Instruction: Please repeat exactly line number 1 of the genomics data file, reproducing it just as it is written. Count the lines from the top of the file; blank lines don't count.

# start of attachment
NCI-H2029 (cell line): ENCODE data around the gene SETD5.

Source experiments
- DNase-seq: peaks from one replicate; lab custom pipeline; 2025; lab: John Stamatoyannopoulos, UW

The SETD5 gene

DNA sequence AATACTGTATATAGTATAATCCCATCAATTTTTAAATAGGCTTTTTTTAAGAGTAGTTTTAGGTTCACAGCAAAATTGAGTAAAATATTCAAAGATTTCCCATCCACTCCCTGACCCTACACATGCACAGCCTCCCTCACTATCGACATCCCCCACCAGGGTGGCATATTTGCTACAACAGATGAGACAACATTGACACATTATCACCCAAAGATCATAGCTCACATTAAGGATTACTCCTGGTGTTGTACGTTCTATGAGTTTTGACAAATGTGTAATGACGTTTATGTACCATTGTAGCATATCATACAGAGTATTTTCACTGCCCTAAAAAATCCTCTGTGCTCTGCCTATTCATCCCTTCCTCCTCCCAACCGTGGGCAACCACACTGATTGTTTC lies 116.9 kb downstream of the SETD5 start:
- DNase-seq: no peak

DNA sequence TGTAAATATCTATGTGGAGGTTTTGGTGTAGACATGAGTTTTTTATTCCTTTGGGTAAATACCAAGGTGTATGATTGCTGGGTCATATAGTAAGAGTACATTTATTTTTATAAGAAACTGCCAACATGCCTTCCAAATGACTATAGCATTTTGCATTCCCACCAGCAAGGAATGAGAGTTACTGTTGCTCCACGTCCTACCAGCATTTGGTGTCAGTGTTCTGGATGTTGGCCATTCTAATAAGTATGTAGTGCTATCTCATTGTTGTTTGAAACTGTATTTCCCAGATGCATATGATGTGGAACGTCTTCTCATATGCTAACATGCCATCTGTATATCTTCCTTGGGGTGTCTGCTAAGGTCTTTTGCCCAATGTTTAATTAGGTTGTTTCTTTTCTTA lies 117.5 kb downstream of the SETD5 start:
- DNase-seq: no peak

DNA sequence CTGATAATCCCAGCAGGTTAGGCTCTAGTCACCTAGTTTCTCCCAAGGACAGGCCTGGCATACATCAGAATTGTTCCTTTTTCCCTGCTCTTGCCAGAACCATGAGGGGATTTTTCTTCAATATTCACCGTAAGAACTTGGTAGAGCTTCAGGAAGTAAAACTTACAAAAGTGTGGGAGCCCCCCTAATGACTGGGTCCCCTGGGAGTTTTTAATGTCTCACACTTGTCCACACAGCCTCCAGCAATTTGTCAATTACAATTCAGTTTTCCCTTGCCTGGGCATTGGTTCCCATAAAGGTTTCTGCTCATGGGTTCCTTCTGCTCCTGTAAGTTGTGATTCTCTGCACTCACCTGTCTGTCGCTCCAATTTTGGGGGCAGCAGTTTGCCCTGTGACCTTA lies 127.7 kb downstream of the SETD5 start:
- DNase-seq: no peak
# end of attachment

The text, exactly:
NCI-H2029 (cell line): ENCODE data around the gene SETD5.